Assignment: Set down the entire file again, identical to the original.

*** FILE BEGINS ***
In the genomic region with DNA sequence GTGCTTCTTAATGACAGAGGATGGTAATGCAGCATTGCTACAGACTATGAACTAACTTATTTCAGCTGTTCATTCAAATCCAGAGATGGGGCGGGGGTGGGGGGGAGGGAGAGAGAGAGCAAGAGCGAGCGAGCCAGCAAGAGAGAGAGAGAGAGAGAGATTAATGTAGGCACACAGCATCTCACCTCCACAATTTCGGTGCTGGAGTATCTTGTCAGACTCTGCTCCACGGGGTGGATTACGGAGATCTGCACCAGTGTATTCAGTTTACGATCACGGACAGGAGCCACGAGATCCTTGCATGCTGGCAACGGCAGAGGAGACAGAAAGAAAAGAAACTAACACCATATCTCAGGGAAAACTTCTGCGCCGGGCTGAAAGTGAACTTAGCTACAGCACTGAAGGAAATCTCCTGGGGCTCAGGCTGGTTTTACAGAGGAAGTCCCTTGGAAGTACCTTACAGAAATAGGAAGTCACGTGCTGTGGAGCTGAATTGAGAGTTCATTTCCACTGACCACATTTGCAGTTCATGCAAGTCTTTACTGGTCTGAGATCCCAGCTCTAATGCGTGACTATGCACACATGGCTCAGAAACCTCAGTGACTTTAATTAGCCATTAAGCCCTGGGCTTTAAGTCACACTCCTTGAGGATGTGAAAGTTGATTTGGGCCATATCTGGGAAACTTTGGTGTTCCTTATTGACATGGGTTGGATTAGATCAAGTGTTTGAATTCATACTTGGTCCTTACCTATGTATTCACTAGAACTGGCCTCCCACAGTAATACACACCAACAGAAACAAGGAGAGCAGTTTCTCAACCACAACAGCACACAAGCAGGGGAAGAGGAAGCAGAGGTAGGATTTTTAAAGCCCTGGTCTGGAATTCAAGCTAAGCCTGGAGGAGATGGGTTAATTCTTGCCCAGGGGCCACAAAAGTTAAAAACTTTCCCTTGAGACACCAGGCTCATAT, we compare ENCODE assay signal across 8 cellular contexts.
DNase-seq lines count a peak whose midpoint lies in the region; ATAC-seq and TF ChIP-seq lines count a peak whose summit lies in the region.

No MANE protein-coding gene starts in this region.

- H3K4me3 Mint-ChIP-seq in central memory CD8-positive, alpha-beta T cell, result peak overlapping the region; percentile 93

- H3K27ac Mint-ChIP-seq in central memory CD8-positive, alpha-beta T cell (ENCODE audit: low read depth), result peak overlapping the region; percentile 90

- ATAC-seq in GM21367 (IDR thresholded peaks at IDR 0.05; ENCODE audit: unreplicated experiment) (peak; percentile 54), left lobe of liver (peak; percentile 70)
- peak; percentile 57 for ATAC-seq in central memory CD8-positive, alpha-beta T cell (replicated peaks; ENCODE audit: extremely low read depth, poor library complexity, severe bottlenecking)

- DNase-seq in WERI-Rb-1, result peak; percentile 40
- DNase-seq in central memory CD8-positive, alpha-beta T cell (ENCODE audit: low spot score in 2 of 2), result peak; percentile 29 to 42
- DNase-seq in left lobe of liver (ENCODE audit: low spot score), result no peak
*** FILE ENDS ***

In the genomic region with DNA sequence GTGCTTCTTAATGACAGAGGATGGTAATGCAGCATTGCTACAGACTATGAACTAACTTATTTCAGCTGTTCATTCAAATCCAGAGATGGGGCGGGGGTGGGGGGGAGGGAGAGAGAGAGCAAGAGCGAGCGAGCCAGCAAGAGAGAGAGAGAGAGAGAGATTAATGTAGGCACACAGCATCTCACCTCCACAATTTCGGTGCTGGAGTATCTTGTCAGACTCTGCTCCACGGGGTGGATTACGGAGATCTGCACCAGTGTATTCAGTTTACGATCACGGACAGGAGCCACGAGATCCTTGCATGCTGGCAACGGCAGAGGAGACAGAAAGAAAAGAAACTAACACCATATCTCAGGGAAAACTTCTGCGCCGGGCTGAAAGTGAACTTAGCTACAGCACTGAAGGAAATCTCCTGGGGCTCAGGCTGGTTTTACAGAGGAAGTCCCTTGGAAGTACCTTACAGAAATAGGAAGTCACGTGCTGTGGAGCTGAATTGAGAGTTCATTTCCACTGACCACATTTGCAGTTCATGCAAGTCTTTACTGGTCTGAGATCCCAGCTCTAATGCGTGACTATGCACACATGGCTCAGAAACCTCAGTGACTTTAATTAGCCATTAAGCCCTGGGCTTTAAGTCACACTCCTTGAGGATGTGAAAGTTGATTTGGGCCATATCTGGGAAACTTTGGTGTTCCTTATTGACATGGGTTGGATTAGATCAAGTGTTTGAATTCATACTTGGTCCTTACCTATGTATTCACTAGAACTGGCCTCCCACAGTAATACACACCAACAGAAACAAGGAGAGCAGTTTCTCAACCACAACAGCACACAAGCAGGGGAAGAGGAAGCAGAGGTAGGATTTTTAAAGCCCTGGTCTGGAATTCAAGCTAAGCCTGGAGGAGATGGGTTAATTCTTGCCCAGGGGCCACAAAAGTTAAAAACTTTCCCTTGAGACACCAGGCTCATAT, we compare ENCODE assay signal across 8 cellular contexts.
DNase-seq lines count a peak whose midpoint lies in the region; ATAC-seq and TF ChIP-seq lines count a peak whose summit lies in the region.

No MANE protein-coding gene starts in this region.

- H3K4me3 Mint-ChIP-seq in central memory CD8-positive, alpha-beta T cell, result peak overlapping the region; percentile 93

- H3K27ac Mint-ChIP-seq in central memory CD8-positive, alpha-beta T cell (ENCODE audit: low read depth), result peak overlapping the region; percentile 90

- ATAC-seq in GM21367 (IDR thresholded peaks at IDR 0.05; ENCODE audit: unreplicated experiment) (peak; percentile 54), left lobe of liver (peak; percentile 70)
- peak; percentile 57 for ATAC-seq in central memory CD8-positive, alpha-beta T cell (replicated peaks; ENCODE audit: extremely low read depth, poor library complexity, severe bottlenecking)

- DNase-seq in WERI-Rb-1, result peak; percentile 40
- DNase-seq in central memory CD8-positive, alpha-beta T cell (ENCODE audit: low spot score in 2 of 2), result peak; percentile 29 to 42
- DNase-seq in left lobe of liver (ENCODE audit: low spot score), result no peak